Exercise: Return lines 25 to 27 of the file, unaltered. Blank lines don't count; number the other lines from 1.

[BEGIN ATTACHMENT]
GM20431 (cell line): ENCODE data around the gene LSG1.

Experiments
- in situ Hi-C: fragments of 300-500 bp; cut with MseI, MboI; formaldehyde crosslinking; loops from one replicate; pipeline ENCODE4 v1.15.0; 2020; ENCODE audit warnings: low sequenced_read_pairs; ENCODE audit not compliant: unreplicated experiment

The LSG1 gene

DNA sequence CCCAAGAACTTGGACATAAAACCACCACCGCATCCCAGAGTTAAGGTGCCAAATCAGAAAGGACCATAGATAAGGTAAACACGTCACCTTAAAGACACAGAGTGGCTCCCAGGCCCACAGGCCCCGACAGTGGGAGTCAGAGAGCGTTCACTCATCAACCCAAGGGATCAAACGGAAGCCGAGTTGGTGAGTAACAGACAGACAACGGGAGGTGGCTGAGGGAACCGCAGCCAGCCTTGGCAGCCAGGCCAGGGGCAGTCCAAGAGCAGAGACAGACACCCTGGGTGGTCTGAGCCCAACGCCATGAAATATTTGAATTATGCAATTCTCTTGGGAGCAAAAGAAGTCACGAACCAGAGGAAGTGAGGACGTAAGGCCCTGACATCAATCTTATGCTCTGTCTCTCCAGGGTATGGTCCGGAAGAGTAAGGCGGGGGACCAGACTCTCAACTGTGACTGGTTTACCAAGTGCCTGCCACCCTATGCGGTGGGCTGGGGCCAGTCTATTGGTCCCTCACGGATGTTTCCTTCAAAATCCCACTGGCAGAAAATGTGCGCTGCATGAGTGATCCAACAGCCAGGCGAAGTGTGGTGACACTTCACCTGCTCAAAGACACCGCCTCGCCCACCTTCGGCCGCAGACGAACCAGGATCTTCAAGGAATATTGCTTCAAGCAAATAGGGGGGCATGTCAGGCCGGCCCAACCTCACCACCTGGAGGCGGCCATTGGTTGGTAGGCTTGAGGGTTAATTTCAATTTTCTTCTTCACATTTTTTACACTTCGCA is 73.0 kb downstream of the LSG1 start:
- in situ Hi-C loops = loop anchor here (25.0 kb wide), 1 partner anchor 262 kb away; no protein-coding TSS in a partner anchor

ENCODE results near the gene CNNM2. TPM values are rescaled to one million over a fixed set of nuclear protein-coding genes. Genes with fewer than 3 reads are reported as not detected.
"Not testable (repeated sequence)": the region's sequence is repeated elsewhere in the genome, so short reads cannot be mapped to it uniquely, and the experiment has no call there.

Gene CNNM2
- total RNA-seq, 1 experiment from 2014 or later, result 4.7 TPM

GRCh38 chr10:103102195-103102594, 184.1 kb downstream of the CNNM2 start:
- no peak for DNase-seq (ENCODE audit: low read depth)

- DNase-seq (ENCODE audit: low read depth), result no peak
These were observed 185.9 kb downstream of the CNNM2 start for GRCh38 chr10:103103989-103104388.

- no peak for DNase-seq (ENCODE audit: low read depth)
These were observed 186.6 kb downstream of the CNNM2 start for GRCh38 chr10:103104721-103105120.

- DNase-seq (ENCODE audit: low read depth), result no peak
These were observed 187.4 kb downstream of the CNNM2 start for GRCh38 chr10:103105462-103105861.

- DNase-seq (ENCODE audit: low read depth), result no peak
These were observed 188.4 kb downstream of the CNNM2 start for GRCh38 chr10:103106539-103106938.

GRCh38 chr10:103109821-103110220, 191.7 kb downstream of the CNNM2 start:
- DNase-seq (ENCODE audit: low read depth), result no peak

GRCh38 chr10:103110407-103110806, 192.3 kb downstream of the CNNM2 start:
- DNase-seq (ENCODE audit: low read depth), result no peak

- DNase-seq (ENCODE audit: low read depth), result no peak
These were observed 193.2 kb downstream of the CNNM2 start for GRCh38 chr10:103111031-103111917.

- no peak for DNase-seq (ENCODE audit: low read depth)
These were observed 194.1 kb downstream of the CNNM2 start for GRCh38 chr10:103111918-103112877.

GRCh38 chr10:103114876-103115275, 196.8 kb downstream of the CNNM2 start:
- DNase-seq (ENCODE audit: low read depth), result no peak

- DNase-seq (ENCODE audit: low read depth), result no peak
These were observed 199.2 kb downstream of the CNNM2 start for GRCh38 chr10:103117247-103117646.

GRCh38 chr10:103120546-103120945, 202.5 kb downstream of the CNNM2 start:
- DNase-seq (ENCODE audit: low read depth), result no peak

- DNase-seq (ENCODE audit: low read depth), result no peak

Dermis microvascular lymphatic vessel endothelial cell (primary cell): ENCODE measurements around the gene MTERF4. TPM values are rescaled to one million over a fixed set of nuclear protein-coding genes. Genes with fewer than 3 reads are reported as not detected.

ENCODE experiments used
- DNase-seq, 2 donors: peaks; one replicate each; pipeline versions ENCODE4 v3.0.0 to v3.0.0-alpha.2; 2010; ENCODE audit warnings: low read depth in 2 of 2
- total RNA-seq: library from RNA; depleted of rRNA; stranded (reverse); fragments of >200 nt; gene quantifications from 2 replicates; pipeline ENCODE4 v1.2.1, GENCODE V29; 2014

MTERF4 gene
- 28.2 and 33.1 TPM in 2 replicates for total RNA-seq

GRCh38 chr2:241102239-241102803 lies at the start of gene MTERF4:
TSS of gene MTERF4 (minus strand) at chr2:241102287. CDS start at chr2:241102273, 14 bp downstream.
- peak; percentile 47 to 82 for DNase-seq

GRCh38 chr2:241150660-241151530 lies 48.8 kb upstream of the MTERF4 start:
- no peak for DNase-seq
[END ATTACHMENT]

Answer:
- DNase-seq (ENCODE audit: low read depth), result no peak
These were observed 193.2 kb downstream of the CNNM2 start for GRCh38 chr10:103111031-103111917.

- no peak for DNase-seq (ENCODE audit: low read depth)